Unfortunately, since we don't know what value
the phasor
V
+
V
+
has, these equations do not do us a whole lot of good!
One way to deal with this is to simply divide this equation into this equation. That gets
rid of
V
+
V
+
and the
eiβs
β
s
and so we now come up with a *new*
variable, which we shall call line impedance,
Zs
Z
s
.

Zs≡VsIs=
Z
0
1+
Γ
ν
e-2iβs1−
Γ
ν
e-2iβs
Z
s
V
s
I
s
Z
0
1
Γ
ν
-2
β
s
1
Γ
ν
-2
β
s

(1)
Zs
Z
s
represents the ratio of the total voltage to the total
current anywhere on the line. Thus, if we have a line

LL long, terminated with a load
impedance

Z
L
Z
L
, which gives rise to a terminal reflection coefficient

Γ
ν
Γ
ν
, then if we substitute

Γ
ν
Γ
ν
and

LL into

Equation 1, the

ZL
Z
L
which we calculate will be the "apparent" impedance
which we would see looking into the input terminals to the line!

There are several ways in which we can look at
Equation 1. One is to try to put it into a more
tractable form, that we might be able to use to find
Zs
Z
s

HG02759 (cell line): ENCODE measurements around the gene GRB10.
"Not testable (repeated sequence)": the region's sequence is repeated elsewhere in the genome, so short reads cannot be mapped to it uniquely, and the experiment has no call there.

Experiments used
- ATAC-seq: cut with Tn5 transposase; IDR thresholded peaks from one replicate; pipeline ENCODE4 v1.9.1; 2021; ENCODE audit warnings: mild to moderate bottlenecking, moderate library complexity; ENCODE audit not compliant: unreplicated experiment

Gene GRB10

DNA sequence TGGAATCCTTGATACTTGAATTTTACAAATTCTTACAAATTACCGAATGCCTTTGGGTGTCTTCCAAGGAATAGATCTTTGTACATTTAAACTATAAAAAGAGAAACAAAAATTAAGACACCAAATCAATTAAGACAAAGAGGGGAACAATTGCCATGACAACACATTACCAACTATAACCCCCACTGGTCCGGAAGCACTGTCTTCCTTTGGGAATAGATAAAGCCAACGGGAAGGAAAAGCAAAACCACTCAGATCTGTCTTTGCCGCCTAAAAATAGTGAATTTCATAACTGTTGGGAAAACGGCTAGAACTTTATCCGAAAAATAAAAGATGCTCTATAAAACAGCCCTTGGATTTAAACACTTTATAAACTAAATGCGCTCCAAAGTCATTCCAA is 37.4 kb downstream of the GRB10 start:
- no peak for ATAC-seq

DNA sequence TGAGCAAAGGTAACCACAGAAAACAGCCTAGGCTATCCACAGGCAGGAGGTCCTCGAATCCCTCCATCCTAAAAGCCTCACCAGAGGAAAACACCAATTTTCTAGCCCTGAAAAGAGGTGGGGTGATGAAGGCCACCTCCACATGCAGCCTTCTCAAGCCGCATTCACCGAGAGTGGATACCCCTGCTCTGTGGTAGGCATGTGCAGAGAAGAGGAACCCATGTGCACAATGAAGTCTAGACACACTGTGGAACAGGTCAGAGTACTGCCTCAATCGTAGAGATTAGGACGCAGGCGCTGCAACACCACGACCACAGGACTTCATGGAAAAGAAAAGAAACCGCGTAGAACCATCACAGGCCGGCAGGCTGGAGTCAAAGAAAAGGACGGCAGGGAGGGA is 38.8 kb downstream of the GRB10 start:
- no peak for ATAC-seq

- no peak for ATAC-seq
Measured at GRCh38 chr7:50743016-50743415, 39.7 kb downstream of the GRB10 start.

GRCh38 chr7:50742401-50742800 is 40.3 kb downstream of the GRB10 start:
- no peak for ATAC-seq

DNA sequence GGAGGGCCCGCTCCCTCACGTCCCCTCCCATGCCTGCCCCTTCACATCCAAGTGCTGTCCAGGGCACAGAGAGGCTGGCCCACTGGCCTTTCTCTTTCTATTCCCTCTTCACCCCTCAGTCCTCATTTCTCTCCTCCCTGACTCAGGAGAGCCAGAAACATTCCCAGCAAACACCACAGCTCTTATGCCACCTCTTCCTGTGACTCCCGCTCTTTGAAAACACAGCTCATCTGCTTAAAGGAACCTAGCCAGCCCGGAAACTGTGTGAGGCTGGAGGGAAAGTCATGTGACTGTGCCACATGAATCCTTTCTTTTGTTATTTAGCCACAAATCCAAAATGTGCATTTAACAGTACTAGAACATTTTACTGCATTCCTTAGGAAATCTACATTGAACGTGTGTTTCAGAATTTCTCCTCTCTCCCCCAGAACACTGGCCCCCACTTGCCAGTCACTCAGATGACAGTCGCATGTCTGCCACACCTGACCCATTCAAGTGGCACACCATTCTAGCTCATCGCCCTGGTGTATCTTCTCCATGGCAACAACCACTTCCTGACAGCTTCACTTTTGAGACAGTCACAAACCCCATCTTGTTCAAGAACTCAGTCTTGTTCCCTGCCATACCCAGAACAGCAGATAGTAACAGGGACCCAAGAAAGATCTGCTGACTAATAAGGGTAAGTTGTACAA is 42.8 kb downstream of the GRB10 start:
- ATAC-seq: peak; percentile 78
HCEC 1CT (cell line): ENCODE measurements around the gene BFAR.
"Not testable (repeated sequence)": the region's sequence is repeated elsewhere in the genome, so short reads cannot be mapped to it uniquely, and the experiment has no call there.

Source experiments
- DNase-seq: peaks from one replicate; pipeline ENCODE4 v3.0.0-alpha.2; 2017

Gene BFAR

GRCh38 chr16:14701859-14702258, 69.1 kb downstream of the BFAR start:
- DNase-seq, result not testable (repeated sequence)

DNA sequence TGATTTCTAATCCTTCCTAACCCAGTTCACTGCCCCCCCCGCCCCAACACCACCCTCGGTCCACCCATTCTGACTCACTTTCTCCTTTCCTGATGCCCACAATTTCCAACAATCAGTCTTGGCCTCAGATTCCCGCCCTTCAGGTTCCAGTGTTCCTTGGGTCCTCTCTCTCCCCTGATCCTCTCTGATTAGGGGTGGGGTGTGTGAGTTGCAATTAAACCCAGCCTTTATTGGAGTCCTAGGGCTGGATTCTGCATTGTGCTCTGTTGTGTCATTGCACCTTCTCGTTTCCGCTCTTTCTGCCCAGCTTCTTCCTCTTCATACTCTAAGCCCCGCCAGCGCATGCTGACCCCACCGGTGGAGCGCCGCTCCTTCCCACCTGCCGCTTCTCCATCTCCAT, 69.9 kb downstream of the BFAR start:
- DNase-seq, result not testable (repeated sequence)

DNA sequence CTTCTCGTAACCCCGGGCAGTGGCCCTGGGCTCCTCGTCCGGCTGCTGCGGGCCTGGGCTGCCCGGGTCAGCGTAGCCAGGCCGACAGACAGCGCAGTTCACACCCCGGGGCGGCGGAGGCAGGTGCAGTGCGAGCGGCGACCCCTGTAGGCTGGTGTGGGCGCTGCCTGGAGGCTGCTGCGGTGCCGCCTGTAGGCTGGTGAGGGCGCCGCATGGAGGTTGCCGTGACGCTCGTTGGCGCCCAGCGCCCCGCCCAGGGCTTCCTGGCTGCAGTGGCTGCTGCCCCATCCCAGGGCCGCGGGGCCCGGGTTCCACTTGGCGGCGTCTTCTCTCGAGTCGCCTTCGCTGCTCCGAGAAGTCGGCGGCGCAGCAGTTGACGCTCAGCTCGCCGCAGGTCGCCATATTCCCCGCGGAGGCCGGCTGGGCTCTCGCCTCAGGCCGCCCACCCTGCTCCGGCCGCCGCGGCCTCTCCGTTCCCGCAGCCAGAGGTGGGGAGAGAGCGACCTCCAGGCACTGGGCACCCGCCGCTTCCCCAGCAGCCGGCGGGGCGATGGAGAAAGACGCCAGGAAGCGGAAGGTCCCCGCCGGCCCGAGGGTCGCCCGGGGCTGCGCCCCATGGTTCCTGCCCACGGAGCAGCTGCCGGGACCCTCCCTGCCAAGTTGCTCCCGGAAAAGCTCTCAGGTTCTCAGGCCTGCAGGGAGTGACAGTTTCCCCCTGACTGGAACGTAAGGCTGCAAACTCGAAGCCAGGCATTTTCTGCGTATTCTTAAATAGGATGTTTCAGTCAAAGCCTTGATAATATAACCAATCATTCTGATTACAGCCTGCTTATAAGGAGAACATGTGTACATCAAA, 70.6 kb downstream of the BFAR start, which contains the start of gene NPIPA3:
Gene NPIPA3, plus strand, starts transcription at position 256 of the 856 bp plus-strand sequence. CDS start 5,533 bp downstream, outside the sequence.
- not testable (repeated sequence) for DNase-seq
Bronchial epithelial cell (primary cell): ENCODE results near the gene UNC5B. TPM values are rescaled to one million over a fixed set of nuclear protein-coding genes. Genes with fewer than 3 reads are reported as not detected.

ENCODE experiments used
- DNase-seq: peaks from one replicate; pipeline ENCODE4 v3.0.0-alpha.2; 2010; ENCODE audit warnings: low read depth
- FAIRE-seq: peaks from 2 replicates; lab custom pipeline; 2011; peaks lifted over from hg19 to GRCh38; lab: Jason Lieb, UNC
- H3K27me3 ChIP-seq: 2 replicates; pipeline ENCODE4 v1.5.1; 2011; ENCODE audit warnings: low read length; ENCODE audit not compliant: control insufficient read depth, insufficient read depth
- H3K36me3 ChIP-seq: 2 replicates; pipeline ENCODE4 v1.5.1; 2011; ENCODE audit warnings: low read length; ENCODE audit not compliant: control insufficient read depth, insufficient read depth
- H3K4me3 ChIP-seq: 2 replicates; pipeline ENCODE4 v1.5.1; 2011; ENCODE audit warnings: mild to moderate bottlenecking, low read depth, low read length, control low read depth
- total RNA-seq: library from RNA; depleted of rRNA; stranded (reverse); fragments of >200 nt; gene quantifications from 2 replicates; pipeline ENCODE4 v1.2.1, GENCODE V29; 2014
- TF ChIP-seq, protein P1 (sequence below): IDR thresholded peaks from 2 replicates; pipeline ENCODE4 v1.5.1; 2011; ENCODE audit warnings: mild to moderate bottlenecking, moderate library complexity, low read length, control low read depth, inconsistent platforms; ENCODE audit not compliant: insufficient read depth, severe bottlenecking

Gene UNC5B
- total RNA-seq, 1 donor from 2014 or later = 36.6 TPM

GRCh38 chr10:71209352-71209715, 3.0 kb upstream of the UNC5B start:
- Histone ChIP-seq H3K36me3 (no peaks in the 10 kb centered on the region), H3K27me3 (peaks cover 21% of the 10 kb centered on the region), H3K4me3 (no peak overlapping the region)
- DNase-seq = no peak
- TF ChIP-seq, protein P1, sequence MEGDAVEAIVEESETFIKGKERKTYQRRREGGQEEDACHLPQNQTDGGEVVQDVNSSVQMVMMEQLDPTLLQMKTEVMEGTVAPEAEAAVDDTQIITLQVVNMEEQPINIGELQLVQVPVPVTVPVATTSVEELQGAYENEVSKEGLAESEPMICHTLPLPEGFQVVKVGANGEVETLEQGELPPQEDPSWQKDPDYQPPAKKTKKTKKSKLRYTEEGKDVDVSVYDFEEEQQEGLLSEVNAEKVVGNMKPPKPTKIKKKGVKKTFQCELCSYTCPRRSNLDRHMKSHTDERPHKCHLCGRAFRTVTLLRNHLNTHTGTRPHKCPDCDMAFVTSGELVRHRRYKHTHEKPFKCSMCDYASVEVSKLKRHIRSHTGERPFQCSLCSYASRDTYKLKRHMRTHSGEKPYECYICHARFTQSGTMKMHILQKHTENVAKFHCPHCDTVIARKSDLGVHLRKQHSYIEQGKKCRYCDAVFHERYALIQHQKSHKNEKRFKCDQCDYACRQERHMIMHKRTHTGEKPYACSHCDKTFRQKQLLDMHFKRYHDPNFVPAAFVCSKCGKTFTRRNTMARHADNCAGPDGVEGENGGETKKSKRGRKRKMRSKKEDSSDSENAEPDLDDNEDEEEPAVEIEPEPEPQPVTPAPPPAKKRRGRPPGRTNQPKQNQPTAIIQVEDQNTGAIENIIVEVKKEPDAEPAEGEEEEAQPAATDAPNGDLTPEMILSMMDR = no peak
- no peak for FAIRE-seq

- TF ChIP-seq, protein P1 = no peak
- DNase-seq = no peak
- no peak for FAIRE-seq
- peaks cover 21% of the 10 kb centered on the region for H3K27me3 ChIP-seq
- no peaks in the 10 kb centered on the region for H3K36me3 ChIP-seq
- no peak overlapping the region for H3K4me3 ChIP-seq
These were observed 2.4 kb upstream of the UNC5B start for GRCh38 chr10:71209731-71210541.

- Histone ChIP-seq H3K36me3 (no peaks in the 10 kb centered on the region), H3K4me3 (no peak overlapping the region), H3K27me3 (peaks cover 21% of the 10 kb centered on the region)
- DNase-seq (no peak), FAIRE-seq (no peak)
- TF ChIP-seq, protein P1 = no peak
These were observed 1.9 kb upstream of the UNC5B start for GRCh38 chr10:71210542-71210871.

, given some line impedance
Z
0
Z
0
, a load impedance
Z
L
Z
L
and a distance, ss away
from the load. We can start out by multiplying top and bottom by
eiβs
β
s
, substituting in for
Γ
ν
Γ
ν
, and then multiplying top and bottom by
Z
L
+
Z
0
Z
L
Z
0
.

Zs=
Z
0
(
Z
L
+
Z
0
)eiβs−
Z
L
e−(iβs)(
Z
L
+
Z
0
)eiβs−(
Z
L
−
Z
0
)e−(iβs)
Z
s
Z
0
Z
L
Z
0
β
s
Z
L
Z
0
β
s
Z
L
Z
0
β
s
Z
L
Z
0
β
s

(2)
Next, we use Euler's relation, and substitute

cosβs±isinβs
±
β
s
β
s
for the exponential. Lots of things will cancel out,
and if we do the math carefully, we end up with

Zs=
Z
0
Z
L
+i
Z
0
tanβs
Z
0
+i
Z
L
tanβs
Z
s
Z
0
Z
L
Z
0
β
s
Z
0
Z
L
β
s

(3)
For some people, this equation is more satisfying than

Equation 1, but for me, both are about equally opaque in
terms if seeing how

Zs
Z
s
is going to behave with various loads, as we move down
the line towards the generator.

Equation 3
*does* have the nice property that it is easy
to calculate, and hence could be put into MATLAB or a
programmable calculator. (In fact you could program

Equation 1 just as well for that matter.) You could specify
a certain set of conditions and easily find

Zs
Z
s
, but you would not get much insight into how a
transmission line actually behaves.